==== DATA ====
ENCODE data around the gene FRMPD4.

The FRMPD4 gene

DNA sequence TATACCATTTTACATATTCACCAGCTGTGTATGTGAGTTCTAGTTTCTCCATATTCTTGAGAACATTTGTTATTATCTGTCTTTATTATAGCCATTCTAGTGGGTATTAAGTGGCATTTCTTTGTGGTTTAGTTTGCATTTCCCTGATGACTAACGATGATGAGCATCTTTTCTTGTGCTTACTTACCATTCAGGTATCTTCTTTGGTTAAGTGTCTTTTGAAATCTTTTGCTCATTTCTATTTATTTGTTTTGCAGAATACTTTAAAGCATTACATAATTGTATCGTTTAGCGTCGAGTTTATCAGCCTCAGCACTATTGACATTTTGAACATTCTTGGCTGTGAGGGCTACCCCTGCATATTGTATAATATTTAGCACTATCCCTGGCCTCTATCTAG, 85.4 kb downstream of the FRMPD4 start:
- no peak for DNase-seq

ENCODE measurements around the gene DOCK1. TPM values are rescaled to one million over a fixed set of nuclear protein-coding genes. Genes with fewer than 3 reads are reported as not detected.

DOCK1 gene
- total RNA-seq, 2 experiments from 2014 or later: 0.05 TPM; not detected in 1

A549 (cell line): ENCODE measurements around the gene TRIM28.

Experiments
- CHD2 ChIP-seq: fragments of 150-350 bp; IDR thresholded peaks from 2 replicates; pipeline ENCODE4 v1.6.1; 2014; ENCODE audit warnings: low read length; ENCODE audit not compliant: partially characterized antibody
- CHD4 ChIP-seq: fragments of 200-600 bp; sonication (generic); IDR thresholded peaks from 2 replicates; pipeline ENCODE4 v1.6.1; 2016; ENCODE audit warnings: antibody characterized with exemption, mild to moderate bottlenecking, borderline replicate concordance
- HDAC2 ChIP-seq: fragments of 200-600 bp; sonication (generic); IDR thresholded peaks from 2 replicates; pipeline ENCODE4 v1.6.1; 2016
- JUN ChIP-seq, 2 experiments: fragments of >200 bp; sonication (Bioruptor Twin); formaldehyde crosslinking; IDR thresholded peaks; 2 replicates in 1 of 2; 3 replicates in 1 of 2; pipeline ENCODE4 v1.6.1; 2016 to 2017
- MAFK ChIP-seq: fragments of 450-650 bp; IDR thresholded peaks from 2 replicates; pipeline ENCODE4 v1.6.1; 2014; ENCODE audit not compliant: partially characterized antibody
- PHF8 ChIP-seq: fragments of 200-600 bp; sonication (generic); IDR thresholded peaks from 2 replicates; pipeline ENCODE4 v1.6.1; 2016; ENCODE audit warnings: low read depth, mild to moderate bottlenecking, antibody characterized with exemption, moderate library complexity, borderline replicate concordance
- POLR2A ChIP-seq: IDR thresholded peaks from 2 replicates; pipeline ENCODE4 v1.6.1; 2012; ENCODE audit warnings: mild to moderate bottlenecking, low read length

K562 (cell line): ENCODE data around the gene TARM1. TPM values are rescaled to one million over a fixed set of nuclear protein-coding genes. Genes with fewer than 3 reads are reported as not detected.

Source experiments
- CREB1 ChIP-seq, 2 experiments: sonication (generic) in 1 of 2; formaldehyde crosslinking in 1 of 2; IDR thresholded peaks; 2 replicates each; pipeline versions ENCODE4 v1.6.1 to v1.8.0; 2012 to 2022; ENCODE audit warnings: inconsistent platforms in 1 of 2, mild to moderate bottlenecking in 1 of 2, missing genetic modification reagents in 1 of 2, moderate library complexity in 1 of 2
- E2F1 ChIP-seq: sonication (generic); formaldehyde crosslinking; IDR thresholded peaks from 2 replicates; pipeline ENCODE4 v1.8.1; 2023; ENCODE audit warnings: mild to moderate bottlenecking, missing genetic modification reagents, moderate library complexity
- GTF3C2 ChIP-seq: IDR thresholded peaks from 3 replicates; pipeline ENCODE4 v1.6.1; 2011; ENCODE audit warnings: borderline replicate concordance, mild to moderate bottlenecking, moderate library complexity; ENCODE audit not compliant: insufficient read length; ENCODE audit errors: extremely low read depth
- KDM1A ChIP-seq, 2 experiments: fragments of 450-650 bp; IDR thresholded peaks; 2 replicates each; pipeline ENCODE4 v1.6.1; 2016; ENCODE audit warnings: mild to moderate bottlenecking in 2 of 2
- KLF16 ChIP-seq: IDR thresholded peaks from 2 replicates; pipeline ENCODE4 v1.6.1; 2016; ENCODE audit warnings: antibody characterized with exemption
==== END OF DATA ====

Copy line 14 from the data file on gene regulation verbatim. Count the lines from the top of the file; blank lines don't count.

- MAFK ChIP-seq: fragments of 450-650 bp; IDR thresholded peaks from 2 replicates; pipeline ENCODE4 v1.6.1; 2014; ENCODE audit not compliant: partially characterized antibody